Facebook has your back. Count on it. And your front, too.
Apparently overcome with righteous indignation, the social media giant is launching an intrepid attempt to combat revenge porn. It’s strategy? The company wants users to cut out the middle man and send their explicit photos directly to Facebook.
Seriously. The social network is testing a new feature in Australia, and, according to the Australian Broadcasting Network, users are being asked to upload explicit pictures of themselves before they send them to anyone else. Before a potential abuser has the chance to spread them around. A person would do this by starting a conversation with themselves and flagging the accompanying photo as a “non-consensual intimate image.” Facebook could then build a “hash” of the image, creating a unique fingerprint for the file. If and when another user tries to upload the same image on Facebook (or Instagram), the company will test it against its stored hashes, and stop those labeled “non-consensual intimate image” from being distributed. Facebook claims it will not save the pictures, just the hashes.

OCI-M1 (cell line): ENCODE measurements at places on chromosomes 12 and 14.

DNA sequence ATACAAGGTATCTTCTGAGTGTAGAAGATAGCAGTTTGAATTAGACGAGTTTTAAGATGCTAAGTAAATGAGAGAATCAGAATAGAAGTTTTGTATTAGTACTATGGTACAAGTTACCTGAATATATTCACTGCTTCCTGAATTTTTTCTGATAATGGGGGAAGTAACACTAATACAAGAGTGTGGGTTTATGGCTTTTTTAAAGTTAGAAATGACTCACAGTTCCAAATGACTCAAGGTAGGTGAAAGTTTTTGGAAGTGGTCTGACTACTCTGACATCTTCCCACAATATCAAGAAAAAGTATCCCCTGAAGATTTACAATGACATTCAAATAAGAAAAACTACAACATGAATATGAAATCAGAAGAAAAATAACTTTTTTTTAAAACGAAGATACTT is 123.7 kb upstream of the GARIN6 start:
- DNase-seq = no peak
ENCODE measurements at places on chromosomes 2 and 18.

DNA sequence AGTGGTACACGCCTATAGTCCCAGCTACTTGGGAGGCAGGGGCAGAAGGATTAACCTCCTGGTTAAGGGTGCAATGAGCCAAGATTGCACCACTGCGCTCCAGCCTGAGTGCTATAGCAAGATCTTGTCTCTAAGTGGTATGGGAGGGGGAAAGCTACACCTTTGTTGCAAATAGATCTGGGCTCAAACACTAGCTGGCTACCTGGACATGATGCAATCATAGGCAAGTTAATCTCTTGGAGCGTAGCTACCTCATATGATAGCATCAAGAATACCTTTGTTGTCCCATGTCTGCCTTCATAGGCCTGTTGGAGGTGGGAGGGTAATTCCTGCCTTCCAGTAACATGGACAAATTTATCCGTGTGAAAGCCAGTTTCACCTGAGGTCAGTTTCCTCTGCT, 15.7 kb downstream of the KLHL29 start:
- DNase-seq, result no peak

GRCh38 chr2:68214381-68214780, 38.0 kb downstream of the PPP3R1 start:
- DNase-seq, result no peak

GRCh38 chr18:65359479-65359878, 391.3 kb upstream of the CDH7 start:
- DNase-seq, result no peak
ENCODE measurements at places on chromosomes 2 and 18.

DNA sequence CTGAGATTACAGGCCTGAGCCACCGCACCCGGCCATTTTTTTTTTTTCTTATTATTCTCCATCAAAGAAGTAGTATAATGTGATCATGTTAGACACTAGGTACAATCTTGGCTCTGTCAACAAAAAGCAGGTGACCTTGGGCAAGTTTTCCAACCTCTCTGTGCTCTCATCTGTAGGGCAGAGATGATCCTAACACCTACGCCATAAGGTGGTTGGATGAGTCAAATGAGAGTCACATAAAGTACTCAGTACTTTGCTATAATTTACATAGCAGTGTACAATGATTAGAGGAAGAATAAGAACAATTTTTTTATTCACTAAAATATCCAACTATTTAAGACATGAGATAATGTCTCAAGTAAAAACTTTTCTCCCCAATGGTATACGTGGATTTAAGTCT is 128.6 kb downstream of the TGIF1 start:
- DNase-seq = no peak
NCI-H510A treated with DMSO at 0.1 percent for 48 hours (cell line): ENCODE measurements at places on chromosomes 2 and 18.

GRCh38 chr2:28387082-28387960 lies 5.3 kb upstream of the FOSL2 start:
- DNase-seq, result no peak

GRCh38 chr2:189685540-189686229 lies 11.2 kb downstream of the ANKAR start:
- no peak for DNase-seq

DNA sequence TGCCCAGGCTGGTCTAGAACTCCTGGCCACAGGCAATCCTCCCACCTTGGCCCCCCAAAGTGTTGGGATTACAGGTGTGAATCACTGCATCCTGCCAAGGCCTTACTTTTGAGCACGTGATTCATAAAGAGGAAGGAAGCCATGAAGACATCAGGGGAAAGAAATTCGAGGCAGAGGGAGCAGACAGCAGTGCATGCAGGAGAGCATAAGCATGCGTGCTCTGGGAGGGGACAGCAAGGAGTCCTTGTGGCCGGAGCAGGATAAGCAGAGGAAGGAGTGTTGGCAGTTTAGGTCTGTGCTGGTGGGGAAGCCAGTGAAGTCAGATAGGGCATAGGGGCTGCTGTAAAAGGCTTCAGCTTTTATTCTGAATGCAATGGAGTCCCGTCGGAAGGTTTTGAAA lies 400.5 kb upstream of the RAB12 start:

Theoretically, this preemptive revenge porn blocker might work as advertised, but it requires a lot of trust- or perhaps naiveté- on the part of the potential victim.
The whole premise sounds like a Monty Python sketch to me. I can just hear a Facebook spokesperson selling the idea and saying: “And, the naughtier the photos you send us, the more effective our hashes will be!”
In any case, Aussies, it’s clear Facebook wants to see what you look like “Down Under.”